5 Things To Ponder: The More Things Change

Submitted by Lance Roberts of STA Wealth Management,

"Ah, is it just me or does anybody see
The new improved tomorrow isn't what it used to be
Yesterday keeps comin' 'round, it's just reality
It's the same damn song with a different melody


The market keeps on crashin'
Tattered jeans are back in fashion
'Stead of records, now it's MP3s
I tell you one more time with feeling
Even though this world is reeling
You're still you and I'm still me
I didn't mean to cause a scene
But I guess it's time to roll up our sleeves


The more things change, the more they stay the same."


Bon Jovi

This week's "Things To Ponder" is focused on things that, in my opinion, far too many individuals are ignoring. Bob Farrell once wrote that "when all experts and forecasts agree; something else is bound to happen." Today, that is the case as much as it ever was. Despite rising geopolitical risks, weak economic data, deteriorating fundamentals and softer internals - the overwhelming belief is "equities are the only game in town."

Of course, we have seen this mentality many times in past history whether it was 1929, 1987,2000 or 2007. While ever market peak was different, there were all the same.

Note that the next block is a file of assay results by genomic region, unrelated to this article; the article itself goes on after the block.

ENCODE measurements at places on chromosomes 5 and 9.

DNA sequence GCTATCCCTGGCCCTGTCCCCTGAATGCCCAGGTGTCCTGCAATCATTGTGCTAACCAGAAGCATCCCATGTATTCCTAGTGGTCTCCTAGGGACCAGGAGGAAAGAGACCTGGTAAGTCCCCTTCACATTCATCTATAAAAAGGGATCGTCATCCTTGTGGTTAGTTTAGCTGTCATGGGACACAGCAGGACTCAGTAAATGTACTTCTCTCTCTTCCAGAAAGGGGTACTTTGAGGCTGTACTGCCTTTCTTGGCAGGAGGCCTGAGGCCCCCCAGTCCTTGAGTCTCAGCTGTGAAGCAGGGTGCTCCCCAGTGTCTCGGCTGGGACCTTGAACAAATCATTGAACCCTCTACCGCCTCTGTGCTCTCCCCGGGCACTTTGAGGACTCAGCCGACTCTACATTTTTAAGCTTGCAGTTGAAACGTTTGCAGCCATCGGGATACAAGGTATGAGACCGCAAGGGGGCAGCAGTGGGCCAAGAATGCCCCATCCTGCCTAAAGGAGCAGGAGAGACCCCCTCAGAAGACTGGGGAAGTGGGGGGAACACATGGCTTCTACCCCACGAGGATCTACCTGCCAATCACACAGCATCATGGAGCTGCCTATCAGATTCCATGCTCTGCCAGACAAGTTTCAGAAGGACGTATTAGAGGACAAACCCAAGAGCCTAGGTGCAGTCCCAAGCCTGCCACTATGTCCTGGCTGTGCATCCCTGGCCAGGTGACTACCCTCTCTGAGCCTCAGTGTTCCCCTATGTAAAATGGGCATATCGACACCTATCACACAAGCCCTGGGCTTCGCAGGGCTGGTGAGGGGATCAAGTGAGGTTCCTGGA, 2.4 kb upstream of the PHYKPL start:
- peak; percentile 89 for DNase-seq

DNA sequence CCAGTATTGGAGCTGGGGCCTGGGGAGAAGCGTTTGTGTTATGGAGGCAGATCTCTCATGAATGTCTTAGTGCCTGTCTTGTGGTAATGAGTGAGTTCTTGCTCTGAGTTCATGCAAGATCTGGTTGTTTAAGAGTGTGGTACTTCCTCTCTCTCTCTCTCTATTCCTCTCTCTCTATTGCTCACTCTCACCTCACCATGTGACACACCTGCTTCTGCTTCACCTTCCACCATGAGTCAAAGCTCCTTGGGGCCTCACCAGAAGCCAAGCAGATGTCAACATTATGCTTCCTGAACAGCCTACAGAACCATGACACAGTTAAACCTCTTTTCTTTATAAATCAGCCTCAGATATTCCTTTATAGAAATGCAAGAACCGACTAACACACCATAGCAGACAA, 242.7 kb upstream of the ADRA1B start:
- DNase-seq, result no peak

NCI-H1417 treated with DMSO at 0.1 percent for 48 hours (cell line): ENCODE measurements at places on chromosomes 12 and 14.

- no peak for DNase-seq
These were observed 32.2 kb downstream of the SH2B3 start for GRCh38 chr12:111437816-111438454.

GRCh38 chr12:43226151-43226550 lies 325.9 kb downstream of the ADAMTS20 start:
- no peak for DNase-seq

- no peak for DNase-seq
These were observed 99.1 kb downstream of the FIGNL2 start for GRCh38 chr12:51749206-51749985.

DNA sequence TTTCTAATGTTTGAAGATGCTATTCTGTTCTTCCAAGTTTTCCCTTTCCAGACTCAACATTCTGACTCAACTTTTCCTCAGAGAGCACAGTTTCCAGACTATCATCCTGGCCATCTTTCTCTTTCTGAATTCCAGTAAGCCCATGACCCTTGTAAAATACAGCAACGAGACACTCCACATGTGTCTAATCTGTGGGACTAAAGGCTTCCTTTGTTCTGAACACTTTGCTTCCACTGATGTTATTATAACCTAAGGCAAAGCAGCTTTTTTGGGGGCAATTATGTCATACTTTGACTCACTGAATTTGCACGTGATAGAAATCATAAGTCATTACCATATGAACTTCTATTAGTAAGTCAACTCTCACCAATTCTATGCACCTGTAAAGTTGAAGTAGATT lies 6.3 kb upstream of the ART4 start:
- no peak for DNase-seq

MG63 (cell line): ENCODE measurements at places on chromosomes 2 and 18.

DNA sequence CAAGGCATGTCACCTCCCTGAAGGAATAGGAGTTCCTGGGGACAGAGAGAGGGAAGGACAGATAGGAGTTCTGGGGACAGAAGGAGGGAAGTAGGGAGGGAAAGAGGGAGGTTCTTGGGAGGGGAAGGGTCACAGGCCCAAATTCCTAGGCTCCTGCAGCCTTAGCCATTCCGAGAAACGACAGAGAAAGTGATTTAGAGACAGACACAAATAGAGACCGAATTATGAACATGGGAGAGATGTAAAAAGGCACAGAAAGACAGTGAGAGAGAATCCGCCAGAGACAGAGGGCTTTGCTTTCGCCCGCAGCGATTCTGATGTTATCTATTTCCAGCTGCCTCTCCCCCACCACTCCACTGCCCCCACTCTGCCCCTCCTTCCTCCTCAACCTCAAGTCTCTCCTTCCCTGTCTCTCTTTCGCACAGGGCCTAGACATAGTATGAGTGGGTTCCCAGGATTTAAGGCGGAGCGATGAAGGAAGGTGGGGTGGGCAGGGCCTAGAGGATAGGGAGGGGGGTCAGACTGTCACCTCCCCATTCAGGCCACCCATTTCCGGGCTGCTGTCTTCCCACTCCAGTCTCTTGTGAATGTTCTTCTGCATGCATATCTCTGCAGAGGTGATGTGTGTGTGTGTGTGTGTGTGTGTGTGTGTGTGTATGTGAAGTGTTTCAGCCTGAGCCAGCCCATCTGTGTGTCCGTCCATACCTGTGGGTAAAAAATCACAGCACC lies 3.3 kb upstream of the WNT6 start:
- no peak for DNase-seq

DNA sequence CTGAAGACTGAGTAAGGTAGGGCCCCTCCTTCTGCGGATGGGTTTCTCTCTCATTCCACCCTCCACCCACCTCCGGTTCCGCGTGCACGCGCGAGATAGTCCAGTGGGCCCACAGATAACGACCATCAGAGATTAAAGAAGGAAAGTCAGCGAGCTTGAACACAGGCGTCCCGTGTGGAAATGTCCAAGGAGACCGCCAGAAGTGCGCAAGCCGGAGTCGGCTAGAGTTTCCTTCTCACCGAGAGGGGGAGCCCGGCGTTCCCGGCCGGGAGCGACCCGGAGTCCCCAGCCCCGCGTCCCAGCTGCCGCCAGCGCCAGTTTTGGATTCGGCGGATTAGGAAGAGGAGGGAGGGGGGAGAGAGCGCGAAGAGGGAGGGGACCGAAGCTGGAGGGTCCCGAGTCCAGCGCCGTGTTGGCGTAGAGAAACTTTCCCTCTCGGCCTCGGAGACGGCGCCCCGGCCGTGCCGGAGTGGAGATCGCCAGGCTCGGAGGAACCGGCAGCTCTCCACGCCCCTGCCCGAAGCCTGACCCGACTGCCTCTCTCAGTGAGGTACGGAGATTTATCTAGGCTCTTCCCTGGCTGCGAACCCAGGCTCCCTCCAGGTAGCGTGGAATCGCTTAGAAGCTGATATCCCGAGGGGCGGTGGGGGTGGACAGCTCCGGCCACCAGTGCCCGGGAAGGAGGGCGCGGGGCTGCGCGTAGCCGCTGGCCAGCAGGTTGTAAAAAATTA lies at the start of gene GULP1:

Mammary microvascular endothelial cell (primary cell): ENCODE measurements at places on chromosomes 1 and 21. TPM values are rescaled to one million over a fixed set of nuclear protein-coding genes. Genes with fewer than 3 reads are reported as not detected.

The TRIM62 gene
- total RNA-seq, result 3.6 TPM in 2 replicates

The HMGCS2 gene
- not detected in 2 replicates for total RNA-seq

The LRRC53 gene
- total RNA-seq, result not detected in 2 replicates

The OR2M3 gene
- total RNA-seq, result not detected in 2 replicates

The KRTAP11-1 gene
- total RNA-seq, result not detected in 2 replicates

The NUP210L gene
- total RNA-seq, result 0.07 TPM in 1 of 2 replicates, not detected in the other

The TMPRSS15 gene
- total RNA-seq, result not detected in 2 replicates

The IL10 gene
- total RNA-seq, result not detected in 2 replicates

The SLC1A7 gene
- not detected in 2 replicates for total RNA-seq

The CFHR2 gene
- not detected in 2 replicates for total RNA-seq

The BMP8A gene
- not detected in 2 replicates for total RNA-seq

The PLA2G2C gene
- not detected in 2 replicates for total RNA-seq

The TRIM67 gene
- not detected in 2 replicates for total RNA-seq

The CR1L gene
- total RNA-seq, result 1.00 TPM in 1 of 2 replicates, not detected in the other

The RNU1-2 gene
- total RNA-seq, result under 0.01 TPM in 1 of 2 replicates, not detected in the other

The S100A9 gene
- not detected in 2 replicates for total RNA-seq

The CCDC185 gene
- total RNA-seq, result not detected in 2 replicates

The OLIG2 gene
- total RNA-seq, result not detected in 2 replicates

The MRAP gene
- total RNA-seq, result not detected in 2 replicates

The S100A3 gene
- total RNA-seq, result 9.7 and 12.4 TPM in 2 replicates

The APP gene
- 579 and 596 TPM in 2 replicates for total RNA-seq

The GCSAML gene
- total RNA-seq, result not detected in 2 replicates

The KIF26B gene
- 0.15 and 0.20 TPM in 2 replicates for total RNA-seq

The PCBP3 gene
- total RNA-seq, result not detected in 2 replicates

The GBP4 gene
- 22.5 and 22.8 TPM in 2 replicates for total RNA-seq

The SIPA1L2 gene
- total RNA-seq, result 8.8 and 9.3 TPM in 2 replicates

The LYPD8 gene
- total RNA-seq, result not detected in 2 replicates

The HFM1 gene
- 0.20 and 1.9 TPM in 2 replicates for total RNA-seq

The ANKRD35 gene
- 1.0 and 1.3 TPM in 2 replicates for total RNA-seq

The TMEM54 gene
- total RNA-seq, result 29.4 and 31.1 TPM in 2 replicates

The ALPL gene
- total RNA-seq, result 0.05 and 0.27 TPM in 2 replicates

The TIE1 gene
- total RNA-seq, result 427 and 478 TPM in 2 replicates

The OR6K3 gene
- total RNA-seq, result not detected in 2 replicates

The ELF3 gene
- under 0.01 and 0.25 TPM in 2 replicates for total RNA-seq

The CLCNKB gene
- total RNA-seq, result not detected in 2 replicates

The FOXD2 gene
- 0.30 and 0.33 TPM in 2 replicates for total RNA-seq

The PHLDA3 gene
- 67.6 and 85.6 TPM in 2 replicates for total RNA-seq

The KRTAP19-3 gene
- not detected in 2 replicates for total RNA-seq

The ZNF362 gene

Once portfolios are invested, riding the "bull market" wave is the easy part. What the majority of analysts and media forget is that as an investor I do not need information telling me why the market is going up. I am already invested. What I need is information that helps me identify when the wave will crest. Today, I wanted to share some things I will be reading and thinking about over the weekend that we should at least be considering in regards to managing potential portfolio risk.

1) The Beginning Of The End Of The Bull Market? by Mark Hulbert via WSJ Marketwatch

"Few paid attention a couple of weeks ago when the government announced that corporate profitability had declined markedly last quarter.


Yet future historians may eventually look back and pinpoint that report as the beginning of the end of this aging bull market. That’s because the first-quarter’s decrease could signal the long-awaited return to historically average profitability levels. If so, the stock market will have to struggle mightily just to keep its head above water over the next five years.


Once we make these assumptions, calculating the stock market’s return over the next five years becomes a matter of simple math. The picture isn’t pretty: Its five-year return, annualized, is minus 2.8%."


2) Ultra-Easy Monetary Policy Could Be The Medicine That Kills by Katy Barnato via CNBC

"'Monetary accommodation, to the point of ignoring the stresses and strains of financial stability and what they mean for asset markets and credit markets, is something that needs to be seriously rethought,' the Stephen Roach, Yale lecturer and former chairman of Morgan Stanley Asia told CNBC.


'As long as the Fed remains as widely accommodative as a $4.25-4.50 trillion dollar-balance sheet would suggest, there is good reason to question the Fed's commitment to financial stability and there is good reason to believe that we could, in the not too distant future, find ourselves in another mess'"